escape single and double quotes

Discussion in 'Python' started by Leif B. Kristensen, Mar 24, 2005.

  1. I'm working with a Python program to insert / update textual data into a
    PostgreSQL database. The text has single and double quotes in it, and I
    wonder: What is the easiest way to escape quotes in Python, similar to
    the Perlism "$str =~ s/(['"])/\\$1/g;"?

    I tried the re.escape() method, but it escapes far too much, including
    spaces and accented characters. I only want to escape single and double
    quotes, everything else should be acceptable to the database.
     
    Leif B. Kristensen, Mar 24, 2005
    #1
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  2. Leif B. Kristensen

    Jiri Barton Guest

    Hey there,

    str.replace('"', '\\"').replace("'", "\\'")

    HTH, jbar
     
    Jiri Barton, Mar 24, 2005
    #2
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  3. Leif B. Kristensen

    Damjan Guest

    I'm working with a Python program to insert / update textual data into a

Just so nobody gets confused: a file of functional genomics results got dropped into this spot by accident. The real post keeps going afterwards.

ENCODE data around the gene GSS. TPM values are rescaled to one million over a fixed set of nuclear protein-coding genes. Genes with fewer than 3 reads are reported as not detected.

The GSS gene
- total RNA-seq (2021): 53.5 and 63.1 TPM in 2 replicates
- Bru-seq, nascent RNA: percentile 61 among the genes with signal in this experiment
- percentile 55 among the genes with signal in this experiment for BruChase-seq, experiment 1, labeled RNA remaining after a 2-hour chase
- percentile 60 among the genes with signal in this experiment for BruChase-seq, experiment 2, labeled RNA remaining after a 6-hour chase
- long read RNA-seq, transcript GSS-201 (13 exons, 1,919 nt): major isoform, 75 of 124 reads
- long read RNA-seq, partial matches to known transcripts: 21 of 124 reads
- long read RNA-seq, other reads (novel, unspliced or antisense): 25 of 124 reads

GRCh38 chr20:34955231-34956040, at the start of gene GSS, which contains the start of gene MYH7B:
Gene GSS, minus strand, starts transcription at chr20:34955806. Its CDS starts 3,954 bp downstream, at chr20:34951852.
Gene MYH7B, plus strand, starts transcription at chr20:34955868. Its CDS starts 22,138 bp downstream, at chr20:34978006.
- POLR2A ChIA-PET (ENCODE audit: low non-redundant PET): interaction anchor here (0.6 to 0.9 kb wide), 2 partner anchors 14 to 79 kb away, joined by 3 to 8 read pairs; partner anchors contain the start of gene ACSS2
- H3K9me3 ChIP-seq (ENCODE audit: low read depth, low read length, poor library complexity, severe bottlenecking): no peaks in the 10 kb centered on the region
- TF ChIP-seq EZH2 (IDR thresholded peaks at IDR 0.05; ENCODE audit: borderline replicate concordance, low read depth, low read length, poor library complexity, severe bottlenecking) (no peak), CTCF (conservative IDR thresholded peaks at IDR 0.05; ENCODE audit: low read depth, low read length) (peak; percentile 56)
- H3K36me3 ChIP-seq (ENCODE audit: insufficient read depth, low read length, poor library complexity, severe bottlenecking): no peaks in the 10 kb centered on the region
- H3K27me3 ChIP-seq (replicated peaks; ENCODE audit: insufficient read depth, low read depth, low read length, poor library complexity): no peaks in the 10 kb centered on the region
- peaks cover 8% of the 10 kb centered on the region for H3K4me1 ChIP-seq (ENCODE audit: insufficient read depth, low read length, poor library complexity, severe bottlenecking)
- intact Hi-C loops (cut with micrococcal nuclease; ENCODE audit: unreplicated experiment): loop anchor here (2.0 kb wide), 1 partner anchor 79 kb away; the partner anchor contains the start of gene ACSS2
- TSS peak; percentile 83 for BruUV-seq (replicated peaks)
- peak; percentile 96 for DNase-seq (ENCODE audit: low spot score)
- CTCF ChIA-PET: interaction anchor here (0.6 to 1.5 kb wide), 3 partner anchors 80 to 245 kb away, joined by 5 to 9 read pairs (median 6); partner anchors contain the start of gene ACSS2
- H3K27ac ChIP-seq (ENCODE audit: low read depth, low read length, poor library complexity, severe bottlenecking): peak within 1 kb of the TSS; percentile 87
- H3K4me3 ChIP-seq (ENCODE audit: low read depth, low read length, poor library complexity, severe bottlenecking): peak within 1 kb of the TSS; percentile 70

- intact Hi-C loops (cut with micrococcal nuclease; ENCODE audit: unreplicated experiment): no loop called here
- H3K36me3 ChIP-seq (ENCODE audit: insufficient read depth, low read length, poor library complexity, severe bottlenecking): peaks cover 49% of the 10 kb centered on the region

You don't need to escape text when using the Python DB-API.
    DB-API will do everything for you.
    For example:
    SQL = 'INSERT into TEMP data = %s'
    c.execute(SQL, """ text containing ' and ` and all other stuff we might
    read from the network""")

    You see, the SQL string contains a %s placeholder, but insetad of executing
    the simple string expansion SQL % """....""", I call the execute method
    with the text as a second *parametar*. Everything else is magic :).
     
    Damjan, Mar 24, 2005
    #3
  4. Damjan skrev:
    Sure, but does this work if you need more than one placeholder? FWIW,
    here's the whole script. It will fetch data from the table name_parts
    and pump them into the "denormalized" table names ( a real SQL guru
    would probably do the same thing with one single monster query):

    import psycopg
    from re import escape

    connection = psycopg.connect("dbname=slekta", serialize=0)
    sql = connection.cursor()

    sql.execute("select * from name_parts")
    result = sql.fetchall()
    for row in result:
    if row[2] == 1: # name part = 'prefix'